In the past 17 years or so, many musicians have become part of the genre. Here, we list five artistes with whom one can begin, along with a little background. At the end, we shall name a few more, as recommended listening.

Vanessa-Mae: A British violinist of Far Eastern origin, Vanessa actually started off as a purely classical violinist, recording the Beethoven and Tchaikovsky violin concertos. Over time, she decided to blend techno music with classical violin, and released ‘The Violin Player’ in 1995. Most pieces on the album were new, but Vanessa also played Bach’s famous ‘Toccata and Fugue in D Minor’.

Her music was initially described as ‘techno-classical’ and even ‘violin techno-acoustic fusion’. But the huge success of ‘The Violin Player’ and the subsequent entry of other musicians with similar ideas led to the term ‘classical crossover’.

Vanessa later released albums like ‘Storm’, ‘Subject to Change’ and ‘Choreography’, the last one featuring Greek composer Vangelis and India’s very own A R Rahman on the tune ‘Raga’s Dance’. She has collaborated with pop artistes like Janet Jackson, George Michael and Prince, but hasn’t done a new recording in nine years.

Maksim: The pianist grew up in war-torn Croatia but never let anything affect his music studies. His began his recording career with ‘Gestures’, which contained the works of contemporary Croatian composers including the popular Tonci Huljic, but achieved international success with ‘The Piano Player’, where he improvised on pieces by well-known classical composers Handel, Rachmaninoff, Chopin and Rimsky-Korsakov.

His next album ‘Variations Parts 1 & 2’ had some traditional tunes from Croatia, besides variations of classical compositions by Bach, Tchaikovsky and Chopin. Later albums like ‘A New World’, ‘Electrik’ and ‘Pure’ have used similar combinations, and one of his best pieces is his adaptation of Wagner’s ‘Ride of the Valkyries’, where he has used many other instruments too.

Bond (in picture on top):  An all-girl British-Australian string quartet, Bond rose to fame in 2000 with its debut album ‘Born’. Interestingly, the album was removed from the classical charts as traditionalists felt it was too pop. But it became popular because of some tunes composed by Croatian Tonci Huljic (specially ‘Victory’) and a modern version of Tchaikovsky’s ‘1812’.

Consisting of two violinists, one viola player and one cellist, Bond was known for its fashionable stage costumes, energetic live performances and trendy videos like ‘Explosive’. It has also released the albums ‘Shine’ (which included a string version of Led Zeppelin’s ‘Kashmir’), ‘Classified’ and ‘Play’, which includes rearrangements of classical composer Vivaldi and a crossover version of A R Rahman’s ‘Jai Ho’ from the film ‘Slumdog Millionaire’.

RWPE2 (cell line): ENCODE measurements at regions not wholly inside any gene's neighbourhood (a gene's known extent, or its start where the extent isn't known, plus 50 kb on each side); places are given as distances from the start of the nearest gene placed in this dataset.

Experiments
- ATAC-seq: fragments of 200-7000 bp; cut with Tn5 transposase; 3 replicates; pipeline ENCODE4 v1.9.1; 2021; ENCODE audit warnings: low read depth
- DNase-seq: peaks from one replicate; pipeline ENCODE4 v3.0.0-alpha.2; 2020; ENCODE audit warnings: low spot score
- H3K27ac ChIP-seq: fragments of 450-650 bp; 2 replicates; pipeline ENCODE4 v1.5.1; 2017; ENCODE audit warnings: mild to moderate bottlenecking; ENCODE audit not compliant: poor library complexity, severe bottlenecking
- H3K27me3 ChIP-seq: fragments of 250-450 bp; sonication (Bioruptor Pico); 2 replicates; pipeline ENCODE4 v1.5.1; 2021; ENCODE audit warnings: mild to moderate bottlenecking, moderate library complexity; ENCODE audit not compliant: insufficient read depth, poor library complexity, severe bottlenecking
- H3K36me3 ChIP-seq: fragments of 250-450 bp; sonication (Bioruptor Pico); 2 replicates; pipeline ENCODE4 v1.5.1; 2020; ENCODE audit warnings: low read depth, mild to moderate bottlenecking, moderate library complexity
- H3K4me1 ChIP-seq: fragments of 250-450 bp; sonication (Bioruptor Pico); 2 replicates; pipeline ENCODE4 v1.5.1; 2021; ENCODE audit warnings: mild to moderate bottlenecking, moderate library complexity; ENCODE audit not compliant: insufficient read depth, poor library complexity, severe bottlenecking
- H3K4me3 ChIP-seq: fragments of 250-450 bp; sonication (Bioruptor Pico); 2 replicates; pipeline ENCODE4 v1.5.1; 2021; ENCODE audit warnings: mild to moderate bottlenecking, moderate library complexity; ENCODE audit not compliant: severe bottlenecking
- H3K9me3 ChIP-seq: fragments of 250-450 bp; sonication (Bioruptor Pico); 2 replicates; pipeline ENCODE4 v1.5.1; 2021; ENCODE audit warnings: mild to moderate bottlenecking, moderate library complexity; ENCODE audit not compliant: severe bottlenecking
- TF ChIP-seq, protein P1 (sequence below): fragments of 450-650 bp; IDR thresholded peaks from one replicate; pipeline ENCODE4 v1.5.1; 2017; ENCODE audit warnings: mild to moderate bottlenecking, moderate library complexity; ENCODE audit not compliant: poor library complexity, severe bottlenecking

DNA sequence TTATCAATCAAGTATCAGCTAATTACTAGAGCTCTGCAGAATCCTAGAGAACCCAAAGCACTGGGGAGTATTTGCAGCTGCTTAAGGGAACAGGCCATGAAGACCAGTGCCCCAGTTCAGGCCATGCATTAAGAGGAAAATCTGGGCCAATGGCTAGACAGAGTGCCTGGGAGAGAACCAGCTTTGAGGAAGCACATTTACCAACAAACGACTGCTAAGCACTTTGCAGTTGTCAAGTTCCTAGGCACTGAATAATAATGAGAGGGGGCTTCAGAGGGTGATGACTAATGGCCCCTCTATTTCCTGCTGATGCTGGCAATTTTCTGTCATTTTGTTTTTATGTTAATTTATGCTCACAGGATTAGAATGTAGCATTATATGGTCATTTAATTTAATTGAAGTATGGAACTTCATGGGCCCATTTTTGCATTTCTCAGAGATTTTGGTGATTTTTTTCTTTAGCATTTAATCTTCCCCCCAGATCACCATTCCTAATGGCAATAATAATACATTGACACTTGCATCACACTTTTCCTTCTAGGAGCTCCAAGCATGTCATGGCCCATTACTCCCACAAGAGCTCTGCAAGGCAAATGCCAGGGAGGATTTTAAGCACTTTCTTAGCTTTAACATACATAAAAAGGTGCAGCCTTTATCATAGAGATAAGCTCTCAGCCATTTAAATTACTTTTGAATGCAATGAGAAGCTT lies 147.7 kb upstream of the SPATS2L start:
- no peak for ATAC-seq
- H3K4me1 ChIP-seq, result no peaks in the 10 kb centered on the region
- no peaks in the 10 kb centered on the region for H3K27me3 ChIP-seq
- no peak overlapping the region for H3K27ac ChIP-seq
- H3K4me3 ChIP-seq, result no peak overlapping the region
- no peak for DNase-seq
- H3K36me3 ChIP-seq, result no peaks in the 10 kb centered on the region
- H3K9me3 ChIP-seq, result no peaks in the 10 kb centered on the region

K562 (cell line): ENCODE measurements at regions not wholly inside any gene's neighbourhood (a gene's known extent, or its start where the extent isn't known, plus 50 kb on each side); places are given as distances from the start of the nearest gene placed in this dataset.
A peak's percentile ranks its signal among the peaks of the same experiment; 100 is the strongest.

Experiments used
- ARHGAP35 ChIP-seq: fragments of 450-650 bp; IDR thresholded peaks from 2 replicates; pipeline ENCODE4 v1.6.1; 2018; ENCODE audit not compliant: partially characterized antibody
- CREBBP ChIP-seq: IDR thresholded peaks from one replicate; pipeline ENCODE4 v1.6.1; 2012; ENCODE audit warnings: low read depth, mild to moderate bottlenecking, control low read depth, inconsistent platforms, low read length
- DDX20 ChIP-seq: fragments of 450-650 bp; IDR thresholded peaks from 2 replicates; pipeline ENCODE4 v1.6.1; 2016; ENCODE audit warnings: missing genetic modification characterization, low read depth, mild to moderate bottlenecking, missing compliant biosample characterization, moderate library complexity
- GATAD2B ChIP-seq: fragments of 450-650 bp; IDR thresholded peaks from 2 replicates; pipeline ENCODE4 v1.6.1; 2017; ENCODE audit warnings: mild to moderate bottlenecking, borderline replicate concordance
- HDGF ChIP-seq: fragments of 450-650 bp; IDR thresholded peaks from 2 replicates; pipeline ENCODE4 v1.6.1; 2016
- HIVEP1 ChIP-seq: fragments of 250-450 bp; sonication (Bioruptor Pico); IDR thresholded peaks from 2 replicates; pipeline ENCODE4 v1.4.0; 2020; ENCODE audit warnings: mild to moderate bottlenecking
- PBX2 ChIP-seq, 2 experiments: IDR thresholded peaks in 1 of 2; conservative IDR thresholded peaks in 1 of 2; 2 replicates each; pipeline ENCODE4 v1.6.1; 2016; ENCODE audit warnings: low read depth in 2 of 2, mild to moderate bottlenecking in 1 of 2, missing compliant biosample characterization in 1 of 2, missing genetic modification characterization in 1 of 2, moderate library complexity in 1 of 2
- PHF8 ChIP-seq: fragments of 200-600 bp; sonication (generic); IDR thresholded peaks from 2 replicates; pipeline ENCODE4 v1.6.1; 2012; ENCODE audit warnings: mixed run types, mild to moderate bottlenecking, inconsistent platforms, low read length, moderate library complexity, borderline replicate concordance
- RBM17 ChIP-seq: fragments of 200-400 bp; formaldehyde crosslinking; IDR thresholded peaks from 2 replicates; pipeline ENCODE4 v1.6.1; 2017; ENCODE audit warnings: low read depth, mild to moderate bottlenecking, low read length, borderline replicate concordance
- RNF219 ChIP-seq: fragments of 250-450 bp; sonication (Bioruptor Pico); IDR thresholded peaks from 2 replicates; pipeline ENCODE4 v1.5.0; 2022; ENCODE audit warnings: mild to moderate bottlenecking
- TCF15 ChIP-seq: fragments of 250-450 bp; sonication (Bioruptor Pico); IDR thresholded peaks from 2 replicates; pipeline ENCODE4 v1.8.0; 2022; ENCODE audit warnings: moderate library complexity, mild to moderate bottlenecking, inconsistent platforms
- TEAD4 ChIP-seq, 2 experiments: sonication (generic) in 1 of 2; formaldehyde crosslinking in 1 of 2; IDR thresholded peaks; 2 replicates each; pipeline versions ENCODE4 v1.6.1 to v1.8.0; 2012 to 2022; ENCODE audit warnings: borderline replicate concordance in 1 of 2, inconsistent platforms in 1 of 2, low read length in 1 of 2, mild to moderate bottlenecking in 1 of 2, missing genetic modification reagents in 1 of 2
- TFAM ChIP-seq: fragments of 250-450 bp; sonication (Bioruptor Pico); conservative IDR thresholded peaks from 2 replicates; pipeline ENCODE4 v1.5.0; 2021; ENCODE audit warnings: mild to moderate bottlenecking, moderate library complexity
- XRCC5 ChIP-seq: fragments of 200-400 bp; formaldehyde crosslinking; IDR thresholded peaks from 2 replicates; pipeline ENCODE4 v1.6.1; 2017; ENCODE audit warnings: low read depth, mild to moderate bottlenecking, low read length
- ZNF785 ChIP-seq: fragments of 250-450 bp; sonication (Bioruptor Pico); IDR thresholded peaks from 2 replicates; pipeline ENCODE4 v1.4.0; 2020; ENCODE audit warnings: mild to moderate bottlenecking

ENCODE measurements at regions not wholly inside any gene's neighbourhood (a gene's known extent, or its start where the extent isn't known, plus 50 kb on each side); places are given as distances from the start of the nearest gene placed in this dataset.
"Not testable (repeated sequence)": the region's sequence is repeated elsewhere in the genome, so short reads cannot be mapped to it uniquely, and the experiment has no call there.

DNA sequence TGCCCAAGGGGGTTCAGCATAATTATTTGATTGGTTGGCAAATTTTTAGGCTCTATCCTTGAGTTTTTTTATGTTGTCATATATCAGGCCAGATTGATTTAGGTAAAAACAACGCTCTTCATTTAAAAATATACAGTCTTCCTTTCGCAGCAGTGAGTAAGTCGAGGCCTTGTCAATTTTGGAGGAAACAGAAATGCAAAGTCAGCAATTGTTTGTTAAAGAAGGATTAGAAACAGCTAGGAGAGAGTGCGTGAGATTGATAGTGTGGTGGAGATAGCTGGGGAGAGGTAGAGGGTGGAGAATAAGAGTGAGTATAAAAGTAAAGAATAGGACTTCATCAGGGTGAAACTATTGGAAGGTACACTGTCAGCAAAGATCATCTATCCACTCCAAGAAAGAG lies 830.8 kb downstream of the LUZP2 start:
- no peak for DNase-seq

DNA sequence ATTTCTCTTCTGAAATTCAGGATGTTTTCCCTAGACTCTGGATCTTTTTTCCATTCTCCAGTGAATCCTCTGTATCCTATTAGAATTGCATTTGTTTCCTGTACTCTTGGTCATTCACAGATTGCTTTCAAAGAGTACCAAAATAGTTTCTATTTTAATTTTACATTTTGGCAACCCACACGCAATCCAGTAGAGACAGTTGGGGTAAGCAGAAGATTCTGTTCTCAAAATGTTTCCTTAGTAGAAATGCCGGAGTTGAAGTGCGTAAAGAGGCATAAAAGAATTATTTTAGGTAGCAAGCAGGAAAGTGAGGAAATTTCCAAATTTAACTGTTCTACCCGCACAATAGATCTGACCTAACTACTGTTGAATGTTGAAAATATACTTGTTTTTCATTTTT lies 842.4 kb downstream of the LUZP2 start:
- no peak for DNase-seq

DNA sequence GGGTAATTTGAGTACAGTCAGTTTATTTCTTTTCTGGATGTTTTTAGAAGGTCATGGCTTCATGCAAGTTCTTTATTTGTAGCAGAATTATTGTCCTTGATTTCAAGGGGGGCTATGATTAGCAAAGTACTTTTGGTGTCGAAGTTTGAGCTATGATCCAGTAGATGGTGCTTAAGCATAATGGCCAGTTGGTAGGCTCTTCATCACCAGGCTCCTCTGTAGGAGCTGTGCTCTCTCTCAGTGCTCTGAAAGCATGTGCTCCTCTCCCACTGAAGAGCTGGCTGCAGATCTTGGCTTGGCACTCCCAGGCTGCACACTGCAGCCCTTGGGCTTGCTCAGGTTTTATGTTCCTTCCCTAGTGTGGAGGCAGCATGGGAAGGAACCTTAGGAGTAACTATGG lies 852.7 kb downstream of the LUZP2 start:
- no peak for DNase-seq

Andrea Bocelli: An operatic tenor, the blind Bocelli has practised both classical and pop territories with equal passion, and has played a major role in popularising ‘operatic pop’.

On the classical side, the Italian’s album ‘Sacred Arias’ is a huge success among those who follow spiritual music. He’s also released many full-length operas on CD, but albums like ‘Bocelli’, ‘Sogno’, ‘Andrea’, ‘Amore’ and ‘Passione’ reflect his crossover side. Among other songs, his versions of Elvis Presley’s ‘Can’t Help Falling In Love’ and the standard ‘Autumn Leaves’, and his duet with Celine Dion on ‘The Prayer’ have added to his mass following.

Sarah Brightman: British actress and singer Sarah Brightman has established herself as the biggest selling soprano of all time. Besides English, she has rendered songs in various European languages, Chinese and Japanese.

Married to and divorced from renowned composer Andrew Lloyd Webber, Brightman first earned fame on the stage, specially with the musical ‘The Phantom of the Opera’. She actually released a few crossover albums before Vanessa-Mae, including the well-known ‘Dive’, but her fame as a singer expanded hugely after 1995 with consistent live performances and new releases. Her albums ‘La Luna’, ‘Harem’ and ‘Symphony’ are considered among the best in the genre, and she’s currently working on her latest venture ‘Dreamchaser’, due for release in April.

Besides these five artistes, one can try out violinists Catya Mare and Lindsey Stirling, pianist Myleene Klass, singers Romina Arena and Katherine Jenkins, and the operatic pop vocal group Il Divo. There’s also singer Josh Groban, who besides many easy listening numbers, dabbles in crossover.

These are good enough to begin with, but as mentioned before, appreciation of ‘classical crossover’ depends on how open your mind is to experimentation. It’s relatively a new genre, and may take a few more years to be really established.